An abnormal vibration is felt while inflight, what may be the cause?

Vibrations are caused by out-of-balance forces.  The source of the out-of-balance condition may be unequal rotor mass distribution, inadequate blade tracking, and or unbalanced drive train components.

Low frequency vibrations are generally related to the main rotor and are often due to an out-of-track bade.  This results in a one-per-rev vertical vibration.  Medium frequency vibrations are generally related to the engine and transmission.  High-frequency vibrations are related to components that rotate at high RPMs.  For most helicopters, this relates to tail rotor and its components.  Vibrations originating from the tail rotor are usually felt through the pedals.  Any abnormal vibration should be investigated, as the vibrations can cause significant damage to the aircraft.

Reference(s):

FAA-H-8083-21A – Helicopter Flying Handbook pg. 11-21
Principles of Helicopter Flight, 2nd Edition, pg. 181

Other Helicopter Flight Conditions

Who is responsible for maintaining an aircraft?

The owner or operator is responsible for maintaining the aircraft in an airworthy condition.

The primary responsibility for maintaining an aircraft in an airworthy condition falls on the owner or operator of the aircraft.  Certain inspections must be performed on the aircraft, and the owner must maintain the airworthiness of the aircraft during the time between required inspections by having any defects corrected.  Airworthy means the aircraft conforms to its type design and is in a condition for safe operation.

Reference(s):

14 CFR 3.5 Statements about products, parts, appliances and materials.
14 CFR 91.403 General (Maintenance)
FAA-H-8083-25B Pilot’s Handbook of Aeronautical Knowledge pg. 9-8

Other Helicopter Maintenance Topics

What are the inspection requirements for an aircraft?

At a minimum, all aircraft need an annual inspection.  If the aircraft is used for hire, a 100-hour inspection is needed as well.  Depending on aircraft, the transponder and pitot-static system may need to be inspected as well.

The 100-hour inspection is similar to an annual inspection.  The primary difference that the annual inspection must be signed off by an Airframe and Power Plant (A&P) mechanic with and Inspection Authorization (IA) designation.  An annual inspection may substitute for a 100-hour inspection, but a 100-hour inspection may not substitute for an annual inspection.  When used for hire, such as flight instruction, the 100-hour inspection may only be exceeded by 10 hours, and this exception is only to allow the aircraft to be transported to a maintenance facility.  However, the timing of the next 100-hour inspection does not reset, it is based off the original time the 100-hour was to be completed.  If a transponder is to be used in controlled airspace, it must be inspected every 24 months.  If operating, instrument flight rules (IFR), the pitot-static system is inspected every 24 months as well.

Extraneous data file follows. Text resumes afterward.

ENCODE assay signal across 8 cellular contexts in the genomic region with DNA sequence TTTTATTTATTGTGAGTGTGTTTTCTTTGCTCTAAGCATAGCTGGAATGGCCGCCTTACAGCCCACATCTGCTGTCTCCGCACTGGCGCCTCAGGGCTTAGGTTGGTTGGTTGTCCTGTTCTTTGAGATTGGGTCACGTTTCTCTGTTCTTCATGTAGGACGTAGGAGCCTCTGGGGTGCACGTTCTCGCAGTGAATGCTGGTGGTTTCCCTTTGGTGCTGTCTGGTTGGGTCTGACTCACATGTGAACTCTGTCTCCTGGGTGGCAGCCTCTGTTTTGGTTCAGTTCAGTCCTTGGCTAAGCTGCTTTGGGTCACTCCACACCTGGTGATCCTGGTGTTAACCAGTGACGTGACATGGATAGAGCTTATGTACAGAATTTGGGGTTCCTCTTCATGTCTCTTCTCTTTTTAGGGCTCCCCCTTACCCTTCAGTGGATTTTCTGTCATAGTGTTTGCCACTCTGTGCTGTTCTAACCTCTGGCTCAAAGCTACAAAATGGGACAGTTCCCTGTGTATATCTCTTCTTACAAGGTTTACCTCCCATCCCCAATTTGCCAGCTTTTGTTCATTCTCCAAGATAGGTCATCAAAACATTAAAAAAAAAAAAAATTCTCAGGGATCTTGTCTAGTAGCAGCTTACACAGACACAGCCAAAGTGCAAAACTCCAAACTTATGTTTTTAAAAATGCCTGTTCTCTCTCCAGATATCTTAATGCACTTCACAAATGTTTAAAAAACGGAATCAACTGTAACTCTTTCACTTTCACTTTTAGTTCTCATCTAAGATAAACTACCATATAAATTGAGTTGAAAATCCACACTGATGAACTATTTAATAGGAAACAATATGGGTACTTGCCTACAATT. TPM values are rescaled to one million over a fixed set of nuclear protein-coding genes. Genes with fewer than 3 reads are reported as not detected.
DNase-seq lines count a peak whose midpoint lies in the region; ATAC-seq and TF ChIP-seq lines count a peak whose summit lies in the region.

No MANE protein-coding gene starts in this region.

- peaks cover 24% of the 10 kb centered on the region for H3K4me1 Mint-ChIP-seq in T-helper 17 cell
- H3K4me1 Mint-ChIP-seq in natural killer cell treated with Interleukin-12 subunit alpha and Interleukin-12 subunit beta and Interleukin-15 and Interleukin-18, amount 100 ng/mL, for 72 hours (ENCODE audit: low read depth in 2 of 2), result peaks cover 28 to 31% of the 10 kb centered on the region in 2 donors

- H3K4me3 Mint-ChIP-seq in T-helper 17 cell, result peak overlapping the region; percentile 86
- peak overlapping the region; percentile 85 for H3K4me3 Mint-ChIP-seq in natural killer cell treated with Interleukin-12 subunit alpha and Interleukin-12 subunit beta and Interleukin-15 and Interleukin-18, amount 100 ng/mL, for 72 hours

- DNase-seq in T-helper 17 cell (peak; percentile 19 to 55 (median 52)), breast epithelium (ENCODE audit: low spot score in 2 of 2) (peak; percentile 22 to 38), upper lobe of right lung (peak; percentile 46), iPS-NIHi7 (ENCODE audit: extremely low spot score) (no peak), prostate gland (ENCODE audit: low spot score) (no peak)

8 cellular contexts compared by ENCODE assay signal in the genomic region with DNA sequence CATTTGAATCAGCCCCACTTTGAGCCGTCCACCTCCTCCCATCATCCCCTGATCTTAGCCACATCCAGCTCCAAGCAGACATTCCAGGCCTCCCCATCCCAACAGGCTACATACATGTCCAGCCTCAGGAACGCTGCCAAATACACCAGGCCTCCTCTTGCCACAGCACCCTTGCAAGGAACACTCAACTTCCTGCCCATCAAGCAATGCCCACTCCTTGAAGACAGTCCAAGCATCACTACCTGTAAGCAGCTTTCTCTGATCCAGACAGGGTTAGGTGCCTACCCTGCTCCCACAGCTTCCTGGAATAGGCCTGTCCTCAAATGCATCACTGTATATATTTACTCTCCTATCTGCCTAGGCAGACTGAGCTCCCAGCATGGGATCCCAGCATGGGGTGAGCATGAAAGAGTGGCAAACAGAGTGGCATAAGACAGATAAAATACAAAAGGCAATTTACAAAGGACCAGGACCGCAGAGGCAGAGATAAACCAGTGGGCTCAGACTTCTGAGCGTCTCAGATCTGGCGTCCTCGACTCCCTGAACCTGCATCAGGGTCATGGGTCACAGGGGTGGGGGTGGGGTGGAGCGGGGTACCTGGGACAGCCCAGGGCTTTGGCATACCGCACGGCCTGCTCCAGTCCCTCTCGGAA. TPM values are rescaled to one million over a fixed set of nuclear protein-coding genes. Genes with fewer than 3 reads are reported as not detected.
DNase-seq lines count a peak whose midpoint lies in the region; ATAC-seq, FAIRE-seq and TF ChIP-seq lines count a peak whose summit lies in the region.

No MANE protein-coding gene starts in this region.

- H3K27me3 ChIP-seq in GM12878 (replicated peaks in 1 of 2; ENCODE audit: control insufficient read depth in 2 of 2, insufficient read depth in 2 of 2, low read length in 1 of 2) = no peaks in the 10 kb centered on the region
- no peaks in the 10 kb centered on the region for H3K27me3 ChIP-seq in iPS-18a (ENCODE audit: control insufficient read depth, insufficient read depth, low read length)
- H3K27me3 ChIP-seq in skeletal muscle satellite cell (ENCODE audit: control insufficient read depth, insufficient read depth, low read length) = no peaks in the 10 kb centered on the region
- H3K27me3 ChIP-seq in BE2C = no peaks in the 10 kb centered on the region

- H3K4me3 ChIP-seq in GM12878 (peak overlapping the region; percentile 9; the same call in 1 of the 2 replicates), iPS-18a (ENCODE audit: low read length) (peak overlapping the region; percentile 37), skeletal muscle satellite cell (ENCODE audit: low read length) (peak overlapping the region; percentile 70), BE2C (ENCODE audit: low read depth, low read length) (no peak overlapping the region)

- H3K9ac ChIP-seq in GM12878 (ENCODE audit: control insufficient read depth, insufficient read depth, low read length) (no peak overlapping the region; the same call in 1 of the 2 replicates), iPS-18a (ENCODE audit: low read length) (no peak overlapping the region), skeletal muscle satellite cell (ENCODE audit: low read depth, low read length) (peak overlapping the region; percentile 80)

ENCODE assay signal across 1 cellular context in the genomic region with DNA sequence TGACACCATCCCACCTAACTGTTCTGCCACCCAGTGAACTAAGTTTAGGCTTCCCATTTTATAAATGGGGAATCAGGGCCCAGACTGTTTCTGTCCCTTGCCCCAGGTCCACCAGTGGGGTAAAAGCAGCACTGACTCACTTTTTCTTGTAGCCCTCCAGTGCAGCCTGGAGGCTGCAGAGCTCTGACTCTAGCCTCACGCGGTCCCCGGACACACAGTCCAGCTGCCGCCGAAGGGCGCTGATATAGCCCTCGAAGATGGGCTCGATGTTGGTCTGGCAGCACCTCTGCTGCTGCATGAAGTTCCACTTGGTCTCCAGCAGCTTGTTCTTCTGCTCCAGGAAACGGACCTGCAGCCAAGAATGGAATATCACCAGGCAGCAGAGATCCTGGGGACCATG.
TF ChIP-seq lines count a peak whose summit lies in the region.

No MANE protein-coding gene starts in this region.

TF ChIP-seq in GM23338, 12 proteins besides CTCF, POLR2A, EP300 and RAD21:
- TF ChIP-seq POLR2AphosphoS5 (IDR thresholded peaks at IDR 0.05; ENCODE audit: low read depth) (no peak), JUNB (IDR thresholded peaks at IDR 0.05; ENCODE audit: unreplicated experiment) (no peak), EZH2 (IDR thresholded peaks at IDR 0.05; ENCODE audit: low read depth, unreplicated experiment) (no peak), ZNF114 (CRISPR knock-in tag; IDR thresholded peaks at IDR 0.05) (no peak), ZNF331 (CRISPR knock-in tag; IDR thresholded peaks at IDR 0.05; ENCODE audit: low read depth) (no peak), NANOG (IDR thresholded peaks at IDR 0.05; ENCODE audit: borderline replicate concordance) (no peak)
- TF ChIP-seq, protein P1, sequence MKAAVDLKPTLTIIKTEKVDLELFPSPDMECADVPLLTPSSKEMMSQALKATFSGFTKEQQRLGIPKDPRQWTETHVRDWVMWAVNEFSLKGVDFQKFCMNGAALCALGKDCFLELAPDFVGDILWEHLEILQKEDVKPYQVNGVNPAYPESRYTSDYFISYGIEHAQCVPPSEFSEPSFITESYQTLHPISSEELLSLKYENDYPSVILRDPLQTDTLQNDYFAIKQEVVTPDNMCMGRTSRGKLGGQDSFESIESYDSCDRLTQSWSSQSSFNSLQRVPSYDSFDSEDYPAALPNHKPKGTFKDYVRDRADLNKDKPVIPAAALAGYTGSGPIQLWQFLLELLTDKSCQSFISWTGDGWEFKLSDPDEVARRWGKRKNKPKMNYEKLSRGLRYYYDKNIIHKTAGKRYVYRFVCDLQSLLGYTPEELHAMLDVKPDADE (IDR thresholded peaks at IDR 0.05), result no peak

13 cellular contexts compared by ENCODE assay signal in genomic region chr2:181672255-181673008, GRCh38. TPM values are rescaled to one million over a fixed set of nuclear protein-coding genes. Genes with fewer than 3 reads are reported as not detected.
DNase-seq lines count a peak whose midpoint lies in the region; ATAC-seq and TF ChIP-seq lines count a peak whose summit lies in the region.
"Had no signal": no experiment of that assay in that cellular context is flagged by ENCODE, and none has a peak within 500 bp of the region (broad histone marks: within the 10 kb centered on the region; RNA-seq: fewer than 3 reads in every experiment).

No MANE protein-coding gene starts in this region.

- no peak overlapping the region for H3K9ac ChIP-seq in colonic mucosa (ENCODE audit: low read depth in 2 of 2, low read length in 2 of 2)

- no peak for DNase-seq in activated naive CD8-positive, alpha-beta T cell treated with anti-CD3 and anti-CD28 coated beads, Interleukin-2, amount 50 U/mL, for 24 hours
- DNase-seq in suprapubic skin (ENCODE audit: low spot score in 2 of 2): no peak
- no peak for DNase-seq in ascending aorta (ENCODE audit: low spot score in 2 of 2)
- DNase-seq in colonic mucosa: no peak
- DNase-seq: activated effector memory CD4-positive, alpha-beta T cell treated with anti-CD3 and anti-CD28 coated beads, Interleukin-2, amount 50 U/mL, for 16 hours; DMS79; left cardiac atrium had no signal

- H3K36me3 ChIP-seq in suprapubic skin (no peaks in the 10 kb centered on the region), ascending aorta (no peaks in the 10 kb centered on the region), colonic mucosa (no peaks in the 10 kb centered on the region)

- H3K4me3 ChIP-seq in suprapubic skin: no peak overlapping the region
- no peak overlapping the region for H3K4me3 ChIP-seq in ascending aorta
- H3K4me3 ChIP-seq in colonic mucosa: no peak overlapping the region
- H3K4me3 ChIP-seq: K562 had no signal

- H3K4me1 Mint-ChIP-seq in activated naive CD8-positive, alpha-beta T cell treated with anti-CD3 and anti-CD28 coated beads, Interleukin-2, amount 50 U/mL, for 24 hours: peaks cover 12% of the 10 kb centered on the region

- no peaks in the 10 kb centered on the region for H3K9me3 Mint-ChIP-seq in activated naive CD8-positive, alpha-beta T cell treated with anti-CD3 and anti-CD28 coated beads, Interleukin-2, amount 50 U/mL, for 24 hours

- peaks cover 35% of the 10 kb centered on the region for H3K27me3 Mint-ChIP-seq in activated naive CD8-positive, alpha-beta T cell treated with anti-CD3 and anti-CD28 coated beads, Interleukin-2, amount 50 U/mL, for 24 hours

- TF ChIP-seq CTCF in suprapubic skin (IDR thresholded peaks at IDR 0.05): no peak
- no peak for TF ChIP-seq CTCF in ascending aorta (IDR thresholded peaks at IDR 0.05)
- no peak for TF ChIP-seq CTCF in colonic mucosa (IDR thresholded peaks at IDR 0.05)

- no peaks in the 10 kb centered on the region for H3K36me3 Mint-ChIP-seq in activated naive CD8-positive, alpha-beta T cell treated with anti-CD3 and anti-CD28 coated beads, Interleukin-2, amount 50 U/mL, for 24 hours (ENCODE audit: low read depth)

Although more common in large operations, a progressive inspection program could be used.  In such a program, multiple inspections are made throughout the year in order to minimize the consecutive downtime to the aircraft, allowing for less disruption to operations.  For example, an inspection might be able to be completed at night or between flights, where a typical annual inspection could be a week or longer.

Reference(s):

14 CFR 91.409 Inspections
14 CFR 91.411 Altimeter system inspection
14 CFR 91.413 Transponder test
14 CFR 43.15 Additional performance rules for inspections
14 CFR 43 Appendix D: Scope and Detail of Items To Be Included in Annual and 100-Hour Inspections
FAA-H-8083-25B Pilot’s Handbook of Aeronautical Knowledge pg. 9-8

Other Helicopter Maintenance Topics

How often does the transponder need to be tested?

The transponder needs to be tested every 24 months.

Unless it has been inspected and found to be in working order within the preceding 24 calendar months, no one may use ATC transponder.  The inspection requirements are outlined in 14 CFR Appendix F.

Reference(s):

14 CFR Appendix F to Part 43, ATC Transponder Tests and Inspections
14 CFR 91.413 Transponder test

Other Helicopter Maintenance Topics

What is an airworthiness directive (AD)?

Airworthiness directives are legally enforceable rules that apply to aircraft, aircraft engines, propellers, and appliances.

The FAA issues an airworthiness directive when there is an unsafe condition that exists with a product, or the condition is likely to develop in other products of the same type design.

Compliance with the requirements of an airworthiness directive is mandatory.  Airworthiness directives may include specific inspections that must be completed, conditions or limitations to be adhered to, or any other actions that must be taken to resolve an unsafe condition.

Reference(s):

14 CFR 39 Airworthiness Directives
14 CFR 91.403 General (Maintenance)

Other Helicopter Maintenance Topics

What equipment is required for VFR flight?

The required instruments for VFR flight during the day include airspeed indicator, altimeter, magnetic direction indicator, tachometer, manifold pressure gauge, oil pressure gauge, oil temperature gauge and fuel gauge.